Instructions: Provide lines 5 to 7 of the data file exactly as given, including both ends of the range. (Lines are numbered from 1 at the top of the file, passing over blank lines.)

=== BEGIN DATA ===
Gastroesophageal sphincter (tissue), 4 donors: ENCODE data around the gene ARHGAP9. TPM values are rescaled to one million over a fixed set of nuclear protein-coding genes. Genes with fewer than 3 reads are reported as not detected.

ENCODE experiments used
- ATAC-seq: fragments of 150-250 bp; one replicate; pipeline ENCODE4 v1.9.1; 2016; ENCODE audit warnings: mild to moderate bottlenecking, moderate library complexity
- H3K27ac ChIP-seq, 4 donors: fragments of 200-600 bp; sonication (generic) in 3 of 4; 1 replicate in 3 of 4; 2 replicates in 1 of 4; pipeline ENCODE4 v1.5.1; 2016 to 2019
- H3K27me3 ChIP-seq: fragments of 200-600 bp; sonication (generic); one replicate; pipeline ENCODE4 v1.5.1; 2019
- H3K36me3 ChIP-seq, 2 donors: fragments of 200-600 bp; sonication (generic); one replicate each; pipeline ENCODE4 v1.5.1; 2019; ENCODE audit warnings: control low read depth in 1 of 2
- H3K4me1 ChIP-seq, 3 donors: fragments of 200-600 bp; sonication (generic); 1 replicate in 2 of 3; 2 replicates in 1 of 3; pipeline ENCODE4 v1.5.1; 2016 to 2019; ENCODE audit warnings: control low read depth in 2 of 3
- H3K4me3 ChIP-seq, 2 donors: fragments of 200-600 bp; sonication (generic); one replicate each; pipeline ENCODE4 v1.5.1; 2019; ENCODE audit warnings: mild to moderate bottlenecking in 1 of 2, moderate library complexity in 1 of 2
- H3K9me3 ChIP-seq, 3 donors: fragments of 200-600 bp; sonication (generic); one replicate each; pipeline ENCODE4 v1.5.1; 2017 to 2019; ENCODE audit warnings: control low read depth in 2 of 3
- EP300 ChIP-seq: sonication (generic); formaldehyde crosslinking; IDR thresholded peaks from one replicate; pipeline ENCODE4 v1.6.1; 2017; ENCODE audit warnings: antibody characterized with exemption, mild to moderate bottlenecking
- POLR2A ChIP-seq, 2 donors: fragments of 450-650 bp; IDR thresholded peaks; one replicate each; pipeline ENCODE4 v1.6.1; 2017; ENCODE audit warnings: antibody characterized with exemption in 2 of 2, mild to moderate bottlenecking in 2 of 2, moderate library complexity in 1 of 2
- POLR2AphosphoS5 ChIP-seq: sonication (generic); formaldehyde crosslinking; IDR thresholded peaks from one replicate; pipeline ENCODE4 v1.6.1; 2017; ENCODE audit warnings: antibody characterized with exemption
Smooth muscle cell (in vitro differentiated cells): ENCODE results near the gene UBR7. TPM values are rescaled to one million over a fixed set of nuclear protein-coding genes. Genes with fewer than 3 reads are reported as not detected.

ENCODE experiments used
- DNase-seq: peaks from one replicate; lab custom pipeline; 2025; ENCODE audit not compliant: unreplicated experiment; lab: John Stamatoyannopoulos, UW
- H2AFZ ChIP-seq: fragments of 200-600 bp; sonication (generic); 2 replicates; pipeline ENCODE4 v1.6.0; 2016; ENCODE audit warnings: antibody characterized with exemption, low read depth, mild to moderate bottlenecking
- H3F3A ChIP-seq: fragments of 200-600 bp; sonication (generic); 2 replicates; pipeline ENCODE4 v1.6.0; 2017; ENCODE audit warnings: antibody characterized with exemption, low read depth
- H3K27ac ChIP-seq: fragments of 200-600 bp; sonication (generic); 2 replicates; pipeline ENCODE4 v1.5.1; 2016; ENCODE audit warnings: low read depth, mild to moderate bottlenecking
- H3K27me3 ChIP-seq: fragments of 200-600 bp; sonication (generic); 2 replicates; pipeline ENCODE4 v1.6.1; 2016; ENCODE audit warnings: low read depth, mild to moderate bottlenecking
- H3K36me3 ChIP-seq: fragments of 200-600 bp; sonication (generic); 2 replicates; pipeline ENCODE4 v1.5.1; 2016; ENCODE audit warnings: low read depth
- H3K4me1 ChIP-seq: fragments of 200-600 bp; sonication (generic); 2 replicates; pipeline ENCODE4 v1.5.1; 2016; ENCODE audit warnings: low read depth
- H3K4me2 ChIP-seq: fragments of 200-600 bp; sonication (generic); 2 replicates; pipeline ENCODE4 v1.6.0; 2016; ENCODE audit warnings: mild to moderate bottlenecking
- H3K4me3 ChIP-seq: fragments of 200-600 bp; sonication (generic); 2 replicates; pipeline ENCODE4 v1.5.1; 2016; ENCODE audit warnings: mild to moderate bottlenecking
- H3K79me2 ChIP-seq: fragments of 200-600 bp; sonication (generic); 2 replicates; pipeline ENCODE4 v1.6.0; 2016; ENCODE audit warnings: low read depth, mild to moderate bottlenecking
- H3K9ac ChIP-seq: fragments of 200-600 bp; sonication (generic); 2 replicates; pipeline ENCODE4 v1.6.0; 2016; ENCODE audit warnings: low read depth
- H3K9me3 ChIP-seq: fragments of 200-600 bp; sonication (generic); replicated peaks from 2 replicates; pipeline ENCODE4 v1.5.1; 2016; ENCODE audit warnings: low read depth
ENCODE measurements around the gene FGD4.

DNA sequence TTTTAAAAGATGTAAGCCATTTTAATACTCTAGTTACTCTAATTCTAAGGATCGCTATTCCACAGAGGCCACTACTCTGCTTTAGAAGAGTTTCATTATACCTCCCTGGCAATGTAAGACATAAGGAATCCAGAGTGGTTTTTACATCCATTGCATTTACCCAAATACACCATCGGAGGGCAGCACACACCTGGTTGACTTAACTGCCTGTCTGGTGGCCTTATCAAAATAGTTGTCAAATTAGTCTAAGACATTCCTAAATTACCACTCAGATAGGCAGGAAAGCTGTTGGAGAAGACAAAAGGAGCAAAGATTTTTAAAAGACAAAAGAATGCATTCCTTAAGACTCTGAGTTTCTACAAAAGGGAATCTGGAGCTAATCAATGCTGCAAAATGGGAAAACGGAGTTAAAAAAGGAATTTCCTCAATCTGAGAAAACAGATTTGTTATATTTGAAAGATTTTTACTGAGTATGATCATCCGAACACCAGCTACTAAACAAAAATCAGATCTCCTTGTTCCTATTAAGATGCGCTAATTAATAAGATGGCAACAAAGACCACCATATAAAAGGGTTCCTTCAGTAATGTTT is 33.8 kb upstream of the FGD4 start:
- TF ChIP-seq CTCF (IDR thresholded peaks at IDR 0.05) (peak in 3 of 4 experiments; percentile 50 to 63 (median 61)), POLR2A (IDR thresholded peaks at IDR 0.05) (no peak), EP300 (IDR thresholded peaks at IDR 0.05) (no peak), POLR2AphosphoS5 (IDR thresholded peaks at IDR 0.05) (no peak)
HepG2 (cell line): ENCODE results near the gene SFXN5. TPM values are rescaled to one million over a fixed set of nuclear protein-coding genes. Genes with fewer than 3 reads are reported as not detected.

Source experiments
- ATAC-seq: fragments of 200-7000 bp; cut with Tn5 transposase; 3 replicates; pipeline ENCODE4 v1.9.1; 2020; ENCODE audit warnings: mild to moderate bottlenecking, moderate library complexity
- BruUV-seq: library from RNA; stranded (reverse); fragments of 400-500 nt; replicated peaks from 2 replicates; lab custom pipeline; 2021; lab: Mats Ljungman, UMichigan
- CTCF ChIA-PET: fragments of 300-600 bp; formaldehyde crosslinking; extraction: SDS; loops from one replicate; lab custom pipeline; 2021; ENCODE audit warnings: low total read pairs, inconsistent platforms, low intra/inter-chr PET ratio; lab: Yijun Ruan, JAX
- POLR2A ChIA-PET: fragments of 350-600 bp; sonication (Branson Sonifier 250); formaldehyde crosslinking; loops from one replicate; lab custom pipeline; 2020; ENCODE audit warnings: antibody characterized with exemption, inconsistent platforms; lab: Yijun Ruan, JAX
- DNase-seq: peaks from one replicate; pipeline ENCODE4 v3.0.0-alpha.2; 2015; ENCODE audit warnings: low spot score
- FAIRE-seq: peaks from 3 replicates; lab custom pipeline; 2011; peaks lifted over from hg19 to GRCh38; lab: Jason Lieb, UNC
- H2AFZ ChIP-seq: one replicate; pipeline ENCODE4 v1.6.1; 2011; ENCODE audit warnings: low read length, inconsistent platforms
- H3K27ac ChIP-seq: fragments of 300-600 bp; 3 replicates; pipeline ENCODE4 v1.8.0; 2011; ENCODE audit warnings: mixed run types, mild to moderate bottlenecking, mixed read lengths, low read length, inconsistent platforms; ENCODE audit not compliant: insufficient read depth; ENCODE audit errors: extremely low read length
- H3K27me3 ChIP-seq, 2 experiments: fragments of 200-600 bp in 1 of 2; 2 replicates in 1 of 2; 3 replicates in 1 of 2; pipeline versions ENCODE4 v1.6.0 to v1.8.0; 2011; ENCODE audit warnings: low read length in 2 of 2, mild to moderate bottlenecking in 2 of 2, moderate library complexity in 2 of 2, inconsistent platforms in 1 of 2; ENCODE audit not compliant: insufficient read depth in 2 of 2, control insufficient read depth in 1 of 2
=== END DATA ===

- H3K27me3 ChIP-seq: fragments of 200-600 bp; sonication (generic); one replicate; pipeline ENCODE4 v1.5.1; 2019
- H3K36me3 ChIP-seq, 2 donors: fragments of 200-600 bp; sonication (generic); one replicate each; pipeline ENCODE4 v1.5.1; 2019; ENCODE audit warnings: control low read depth in 1 of 2
- H3K4me1 ChIP-seq, 3 donors: fragments of 200-600 bp; sonication (generic); 1 replicate in 2 of 3; 2 replicates in 1 of 3; pipeline ENCODE4 v1.5.1; 2016 to 2019; ENCODE audit warnings: control low read depth in 2 of 3